Blender Notes - A Browser Based Cheatsheet for Blender

Blender Notes - A Browser Based Cheatsheet for Blender

What is it?
Blender Notes is a collection of the Blender knowledge that a user is most likely to need while using Blender. It is a web page with a table of contents on the left and a cheatsheet style text on the right.

How do I use it?
While I’m using Blender I keep my web browser running in another window with a tab open to Blender Notes. When I can’t remember a hotkey, (it happens often :wink: ) I go to the browser window and use the table of contents to get to the section I need. When I can’t think of what section to go to, I use the “Searchable Version” link at the top of the table of contents to bring up an unframed version of the text that can be searched with the browser’s Ctrl+F text search then I use the browser’s “Back” button to get back.

Why did I write it?
Over the years I’ve had to learn to use a LOT of different programs and languages. Until I met Blender, I always proceeded in the same way: read the manual cover to cover while creating a hand written cheatsheet containing the details that I knew I would need to remember but be most likely to forget. (The big concepts I can mostly remember well enough.)

I started out trying to learn Blender the same way but found that it was just too BIG! Blender provides so many different services and features that even a dozen cheatsheets would hardly be enough and, that was just too much paper shuffling.

I gave up on Blender completely several times in disgust but, I kept coming back. Finally, I decided to bite the bullet and do it the right way. The current version of Blender Notes represents more than 60 pages of hand written notes from very many sources.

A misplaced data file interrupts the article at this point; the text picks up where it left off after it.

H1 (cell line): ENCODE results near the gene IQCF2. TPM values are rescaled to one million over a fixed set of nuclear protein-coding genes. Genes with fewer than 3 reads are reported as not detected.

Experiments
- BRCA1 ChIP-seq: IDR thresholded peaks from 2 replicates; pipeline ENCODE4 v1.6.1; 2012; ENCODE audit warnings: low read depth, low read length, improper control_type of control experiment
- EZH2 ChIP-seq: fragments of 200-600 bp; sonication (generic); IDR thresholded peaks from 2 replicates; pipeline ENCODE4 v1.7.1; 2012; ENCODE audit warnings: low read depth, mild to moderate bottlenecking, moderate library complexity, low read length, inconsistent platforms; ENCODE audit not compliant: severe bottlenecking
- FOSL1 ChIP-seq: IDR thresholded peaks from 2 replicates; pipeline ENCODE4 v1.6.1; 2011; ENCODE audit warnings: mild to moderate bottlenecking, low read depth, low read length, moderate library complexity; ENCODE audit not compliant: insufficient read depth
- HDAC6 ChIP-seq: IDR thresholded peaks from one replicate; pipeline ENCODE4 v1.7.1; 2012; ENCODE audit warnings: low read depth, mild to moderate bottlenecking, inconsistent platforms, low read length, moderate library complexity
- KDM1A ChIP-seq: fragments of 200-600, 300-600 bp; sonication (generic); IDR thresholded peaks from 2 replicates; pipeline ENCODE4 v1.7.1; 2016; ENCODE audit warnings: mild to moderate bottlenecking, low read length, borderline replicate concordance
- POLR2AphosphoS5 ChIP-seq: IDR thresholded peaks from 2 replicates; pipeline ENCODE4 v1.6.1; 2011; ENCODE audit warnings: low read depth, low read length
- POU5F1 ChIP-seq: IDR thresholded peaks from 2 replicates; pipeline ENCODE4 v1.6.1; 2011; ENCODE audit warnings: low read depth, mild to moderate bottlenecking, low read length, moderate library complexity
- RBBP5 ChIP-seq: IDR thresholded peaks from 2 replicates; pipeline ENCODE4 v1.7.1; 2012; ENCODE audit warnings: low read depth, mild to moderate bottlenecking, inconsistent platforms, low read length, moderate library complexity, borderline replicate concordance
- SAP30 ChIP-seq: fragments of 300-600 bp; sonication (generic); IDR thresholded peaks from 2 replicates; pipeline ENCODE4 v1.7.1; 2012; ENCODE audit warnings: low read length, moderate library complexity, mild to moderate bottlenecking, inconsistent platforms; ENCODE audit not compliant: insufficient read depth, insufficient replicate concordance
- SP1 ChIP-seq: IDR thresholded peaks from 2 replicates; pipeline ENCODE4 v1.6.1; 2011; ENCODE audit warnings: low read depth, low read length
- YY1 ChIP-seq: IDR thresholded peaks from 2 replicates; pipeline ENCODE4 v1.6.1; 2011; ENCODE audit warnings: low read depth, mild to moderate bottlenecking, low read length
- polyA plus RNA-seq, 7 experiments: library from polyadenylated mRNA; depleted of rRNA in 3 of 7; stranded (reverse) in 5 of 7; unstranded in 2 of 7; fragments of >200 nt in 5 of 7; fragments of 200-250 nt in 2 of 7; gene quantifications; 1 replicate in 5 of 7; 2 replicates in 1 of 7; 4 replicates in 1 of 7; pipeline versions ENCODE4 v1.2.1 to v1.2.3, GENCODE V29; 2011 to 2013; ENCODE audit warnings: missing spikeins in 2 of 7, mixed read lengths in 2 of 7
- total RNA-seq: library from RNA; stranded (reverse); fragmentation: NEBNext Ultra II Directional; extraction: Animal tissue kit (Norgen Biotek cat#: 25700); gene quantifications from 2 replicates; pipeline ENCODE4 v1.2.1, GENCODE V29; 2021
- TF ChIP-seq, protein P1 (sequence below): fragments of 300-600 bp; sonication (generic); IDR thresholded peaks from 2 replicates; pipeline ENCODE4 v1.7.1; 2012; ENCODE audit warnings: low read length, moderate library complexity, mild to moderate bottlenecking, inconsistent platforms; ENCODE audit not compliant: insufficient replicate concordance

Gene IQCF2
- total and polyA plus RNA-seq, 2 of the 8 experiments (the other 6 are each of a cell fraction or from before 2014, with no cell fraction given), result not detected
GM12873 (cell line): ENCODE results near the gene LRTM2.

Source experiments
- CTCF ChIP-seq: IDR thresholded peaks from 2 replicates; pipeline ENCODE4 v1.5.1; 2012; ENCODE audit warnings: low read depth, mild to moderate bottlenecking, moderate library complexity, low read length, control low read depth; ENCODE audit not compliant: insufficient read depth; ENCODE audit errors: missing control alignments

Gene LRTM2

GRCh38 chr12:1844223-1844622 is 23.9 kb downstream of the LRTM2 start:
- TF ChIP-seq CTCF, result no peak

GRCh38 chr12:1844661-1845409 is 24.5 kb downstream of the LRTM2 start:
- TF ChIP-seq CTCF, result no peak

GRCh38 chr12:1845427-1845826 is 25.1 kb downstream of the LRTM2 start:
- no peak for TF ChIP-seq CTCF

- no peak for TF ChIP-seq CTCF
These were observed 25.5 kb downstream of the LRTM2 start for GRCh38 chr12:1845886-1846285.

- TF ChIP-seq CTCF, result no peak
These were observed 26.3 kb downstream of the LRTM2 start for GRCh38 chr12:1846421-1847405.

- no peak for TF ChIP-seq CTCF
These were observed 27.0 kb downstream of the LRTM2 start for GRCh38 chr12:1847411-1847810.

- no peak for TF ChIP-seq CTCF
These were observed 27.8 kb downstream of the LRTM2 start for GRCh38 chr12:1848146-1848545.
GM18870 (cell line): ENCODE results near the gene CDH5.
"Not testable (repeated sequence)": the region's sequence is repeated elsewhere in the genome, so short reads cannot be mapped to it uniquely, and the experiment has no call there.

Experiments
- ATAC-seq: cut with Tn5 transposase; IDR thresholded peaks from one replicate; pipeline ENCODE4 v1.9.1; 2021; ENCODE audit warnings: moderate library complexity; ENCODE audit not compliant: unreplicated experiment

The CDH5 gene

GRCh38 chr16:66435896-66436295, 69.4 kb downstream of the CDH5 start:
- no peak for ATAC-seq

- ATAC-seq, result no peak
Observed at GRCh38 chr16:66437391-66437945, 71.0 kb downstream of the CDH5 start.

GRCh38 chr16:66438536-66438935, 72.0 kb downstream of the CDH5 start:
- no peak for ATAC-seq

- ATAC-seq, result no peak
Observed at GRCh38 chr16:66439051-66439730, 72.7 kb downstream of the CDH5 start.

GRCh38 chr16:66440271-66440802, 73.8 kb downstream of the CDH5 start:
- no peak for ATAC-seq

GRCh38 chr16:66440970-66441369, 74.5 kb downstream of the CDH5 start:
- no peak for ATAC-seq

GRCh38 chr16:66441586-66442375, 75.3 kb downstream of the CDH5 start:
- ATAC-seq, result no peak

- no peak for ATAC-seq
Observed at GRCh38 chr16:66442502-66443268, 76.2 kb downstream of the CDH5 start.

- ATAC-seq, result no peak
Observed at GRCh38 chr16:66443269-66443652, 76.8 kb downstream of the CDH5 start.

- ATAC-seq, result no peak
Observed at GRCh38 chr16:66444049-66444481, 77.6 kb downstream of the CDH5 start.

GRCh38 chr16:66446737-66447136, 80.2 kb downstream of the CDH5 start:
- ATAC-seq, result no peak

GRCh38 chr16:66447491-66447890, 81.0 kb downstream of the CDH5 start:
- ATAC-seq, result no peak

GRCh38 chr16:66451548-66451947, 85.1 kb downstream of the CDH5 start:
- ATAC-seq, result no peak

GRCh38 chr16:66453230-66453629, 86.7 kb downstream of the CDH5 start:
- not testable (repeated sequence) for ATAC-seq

What’s wrong with it?
It’s not complete. It represents the current state of my (incomplete) Blender knowledge. I am just starting to figure out character animation and rigging and I haven’t gotten to nurbs, baking or a lot of other stuff yet. Nonetheless, in the spirit of Linus Torvalds’ open source dictum of “Release early and often!” here it is - as it is so far.

It’s terse - by design. It’s not a tutorial by any means, in fact if you haven’t already read quite a bit about Blender and done quite a few tutroials you will be lost - but if you have, you should find here, in one place, all the little details that are so easy to forget.

What’s good about it?
In its current state, I think it includes all the hotkeys and details on how to get things done that an intermediate level Blender user needs to know.

Where is it?

It’s on my web site

sites dot google dot com slash site slash rbtyod slash

Forgive me for writing it like this but I lack sufficient seniority here at BA to be able to enter posts containing links due to BA’s anti spam policy.

In the “Attachments” section of my site is a zip file called containing a directory called Blender_Notes.
Inside the directory are 4 files:
Introduction.html (this introduction),
Blender_Notes.html (the main text in the right frame),
Contents.html (the left frame) and
Top.html that creates the frames and reads in the other 2 files.

Unzip the file in a convenient place and click on Top.html to bring up the page in your browser

What is the most recent version?
V1 August 19, 2008 Initial Release, current with Blender 2.47

I hope you find it useful.

I welcome comments and suggestions.


If someone with sufficient seniority thinks that what I am offering is not spam and might be at least a little useful and feels like posting a real link in a reply, that would be nice.

All right. Here’s the link.

Quick download. A nice augmentation to Blender’s on board help. Oops. Spoke too soon, Blender’s on board help seems to have fallen overboard in 2.47.

Anyway, a nice augmentation to the Blender list of hot key functions that used to be available under the help menu. rbtyod not only has hot keys, he also has workflow checklists where you’ve got to make sure you’ve checked buttons in several places, and has occaisional hints regarding why you’d want to use particular buttons. Looks very useful.

Thanks. Welcome to BlenderArtists.:smiley: